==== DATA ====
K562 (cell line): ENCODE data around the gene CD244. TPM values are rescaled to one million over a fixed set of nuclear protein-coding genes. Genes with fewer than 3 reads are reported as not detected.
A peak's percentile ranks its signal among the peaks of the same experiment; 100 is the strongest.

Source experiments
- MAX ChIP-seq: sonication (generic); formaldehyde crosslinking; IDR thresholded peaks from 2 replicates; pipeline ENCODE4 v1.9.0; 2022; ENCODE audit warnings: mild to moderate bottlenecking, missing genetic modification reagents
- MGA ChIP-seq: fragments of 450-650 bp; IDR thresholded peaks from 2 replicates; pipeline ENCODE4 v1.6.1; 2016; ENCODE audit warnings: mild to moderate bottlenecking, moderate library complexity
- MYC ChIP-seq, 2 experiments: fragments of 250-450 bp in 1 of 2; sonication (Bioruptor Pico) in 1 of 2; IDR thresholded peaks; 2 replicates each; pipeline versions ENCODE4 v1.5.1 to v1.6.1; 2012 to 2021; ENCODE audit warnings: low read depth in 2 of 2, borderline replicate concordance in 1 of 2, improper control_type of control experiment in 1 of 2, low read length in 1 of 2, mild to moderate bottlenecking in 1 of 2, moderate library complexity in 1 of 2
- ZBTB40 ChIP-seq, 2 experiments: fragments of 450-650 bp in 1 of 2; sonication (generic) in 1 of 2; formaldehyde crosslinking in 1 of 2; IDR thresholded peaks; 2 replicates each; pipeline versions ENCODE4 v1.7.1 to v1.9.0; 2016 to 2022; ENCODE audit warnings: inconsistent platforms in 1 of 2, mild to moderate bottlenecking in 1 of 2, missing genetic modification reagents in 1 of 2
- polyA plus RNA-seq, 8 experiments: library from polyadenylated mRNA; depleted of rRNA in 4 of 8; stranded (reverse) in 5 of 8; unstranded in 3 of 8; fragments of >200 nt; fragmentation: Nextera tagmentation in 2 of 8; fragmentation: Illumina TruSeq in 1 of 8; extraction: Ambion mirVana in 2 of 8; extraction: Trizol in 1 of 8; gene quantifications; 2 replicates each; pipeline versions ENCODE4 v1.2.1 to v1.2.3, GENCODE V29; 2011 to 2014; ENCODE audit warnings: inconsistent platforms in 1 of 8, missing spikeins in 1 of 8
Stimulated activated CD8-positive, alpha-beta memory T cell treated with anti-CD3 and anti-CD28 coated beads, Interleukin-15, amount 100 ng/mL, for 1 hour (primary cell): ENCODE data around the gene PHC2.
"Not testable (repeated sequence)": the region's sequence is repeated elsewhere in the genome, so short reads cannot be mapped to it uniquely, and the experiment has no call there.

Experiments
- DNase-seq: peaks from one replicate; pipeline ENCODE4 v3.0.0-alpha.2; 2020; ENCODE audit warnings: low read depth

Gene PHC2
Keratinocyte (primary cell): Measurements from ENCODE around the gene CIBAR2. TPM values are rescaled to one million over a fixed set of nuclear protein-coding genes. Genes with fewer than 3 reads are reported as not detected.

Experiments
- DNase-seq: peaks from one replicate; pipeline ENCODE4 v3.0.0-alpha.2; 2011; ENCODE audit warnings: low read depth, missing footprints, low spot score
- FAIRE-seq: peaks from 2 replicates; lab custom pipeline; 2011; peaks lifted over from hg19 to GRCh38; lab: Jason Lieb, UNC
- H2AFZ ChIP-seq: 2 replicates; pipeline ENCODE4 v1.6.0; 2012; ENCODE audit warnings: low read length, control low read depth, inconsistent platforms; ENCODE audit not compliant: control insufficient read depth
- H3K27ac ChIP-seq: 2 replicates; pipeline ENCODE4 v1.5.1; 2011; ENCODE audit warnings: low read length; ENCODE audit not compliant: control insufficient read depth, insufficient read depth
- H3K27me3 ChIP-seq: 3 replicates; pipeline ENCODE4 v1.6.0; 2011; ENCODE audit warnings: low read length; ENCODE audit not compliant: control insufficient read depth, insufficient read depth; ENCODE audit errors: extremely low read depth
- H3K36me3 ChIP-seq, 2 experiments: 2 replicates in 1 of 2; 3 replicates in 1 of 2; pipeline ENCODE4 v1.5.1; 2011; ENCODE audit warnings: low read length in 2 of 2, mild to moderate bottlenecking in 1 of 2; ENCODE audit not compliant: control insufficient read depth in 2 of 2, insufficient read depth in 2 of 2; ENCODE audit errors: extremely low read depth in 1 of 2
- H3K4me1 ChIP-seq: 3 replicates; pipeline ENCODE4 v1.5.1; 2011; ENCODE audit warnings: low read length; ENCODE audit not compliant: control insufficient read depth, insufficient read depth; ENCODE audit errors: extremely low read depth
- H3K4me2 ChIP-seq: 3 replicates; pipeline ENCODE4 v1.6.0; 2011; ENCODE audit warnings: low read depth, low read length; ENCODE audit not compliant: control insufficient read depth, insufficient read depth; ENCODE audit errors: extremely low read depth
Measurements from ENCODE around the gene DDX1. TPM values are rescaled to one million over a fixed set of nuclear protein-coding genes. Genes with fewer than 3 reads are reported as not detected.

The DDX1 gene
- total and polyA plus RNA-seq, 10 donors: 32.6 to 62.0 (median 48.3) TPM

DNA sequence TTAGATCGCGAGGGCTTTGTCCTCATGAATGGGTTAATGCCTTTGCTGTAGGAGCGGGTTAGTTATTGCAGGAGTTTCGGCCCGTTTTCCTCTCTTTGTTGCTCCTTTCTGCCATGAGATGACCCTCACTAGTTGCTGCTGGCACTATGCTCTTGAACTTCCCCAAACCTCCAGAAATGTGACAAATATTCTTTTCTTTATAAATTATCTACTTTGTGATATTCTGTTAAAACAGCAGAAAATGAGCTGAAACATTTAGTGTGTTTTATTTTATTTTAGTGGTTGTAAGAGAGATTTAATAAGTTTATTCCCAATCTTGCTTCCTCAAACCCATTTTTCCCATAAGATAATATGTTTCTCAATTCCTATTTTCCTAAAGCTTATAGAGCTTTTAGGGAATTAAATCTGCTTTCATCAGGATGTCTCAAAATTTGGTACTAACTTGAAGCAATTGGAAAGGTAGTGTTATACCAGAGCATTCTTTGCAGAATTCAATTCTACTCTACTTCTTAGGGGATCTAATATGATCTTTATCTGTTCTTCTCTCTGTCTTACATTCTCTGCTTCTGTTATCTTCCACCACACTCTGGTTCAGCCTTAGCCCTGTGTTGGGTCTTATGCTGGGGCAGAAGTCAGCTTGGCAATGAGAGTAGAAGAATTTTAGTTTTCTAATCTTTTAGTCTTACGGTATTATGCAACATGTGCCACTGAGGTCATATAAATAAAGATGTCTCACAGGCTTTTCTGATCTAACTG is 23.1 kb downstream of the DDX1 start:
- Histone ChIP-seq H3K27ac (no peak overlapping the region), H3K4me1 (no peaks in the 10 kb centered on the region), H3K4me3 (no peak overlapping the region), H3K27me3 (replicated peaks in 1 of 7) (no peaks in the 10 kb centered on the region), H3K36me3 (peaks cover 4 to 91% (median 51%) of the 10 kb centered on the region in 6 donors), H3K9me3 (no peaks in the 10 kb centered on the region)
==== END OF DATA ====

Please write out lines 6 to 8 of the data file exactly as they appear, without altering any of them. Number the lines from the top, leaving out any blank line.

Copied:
- MYC ChIP-seq, 2 experiments: fragments of 250-450 bp in 1 of 2; sonication (Bioruptor Pico) in 1 of 2; IDR thresholded peaks; 2 replicates each; pipeline versions ENCODE4 v1.5.1 to v1.6.1; 2012 to 2021; ENCODE audit warnings: low read depth in 2 of 2, borderline replicate concordance in 1 of 2, improper control_type of control experiment in 1 of 2, low read length in 1 of 2, mild to moderate bottlenecking in 1 of 2, moderate library complexity in 1 of 2
- ZBTB40 ChIP-seq, 2 experiments: fragments of 450-650 bp in 1 of 2; sonication (generic) in 1 of 2; formaldehyde crosslinking in 1 of 2; IDR thresholded peaks; 2 replicates each; pipeline versions ENCODE4 v1.7.1 to v1.9.0; 2016 to 2022; ENCODE audit warnings: inconsistent platforms in 1 of 2, mild to moderate bottlenecking in 1 of 2, missing genetic modification reagents in 1 of 2
- polyA plus RNA-seq, 8 experiments: library from polyadenylated mRNA; depleted of rRNA in 4 of 8; stranded (reverse) in 5 of 8; unstranded in 3 of 8; fragments of >200 nt; fragmentation: Nextera tagmentation in 2 of 8; fragmentation: Illumina TruSeq in 1 of 8; extraction: Ambion mirVana in 2 of 8; extraction: Trizol in 1 of 8; gene quantifications; 2 replicates each; pipeline versions ENCODE4 v1.2.1 to v1.2.3, GENCODE V29; 2011 to 2014; ENCODE audit warnings: inconsistent platforms in 1 of 8, missing spikeins in 1 of 8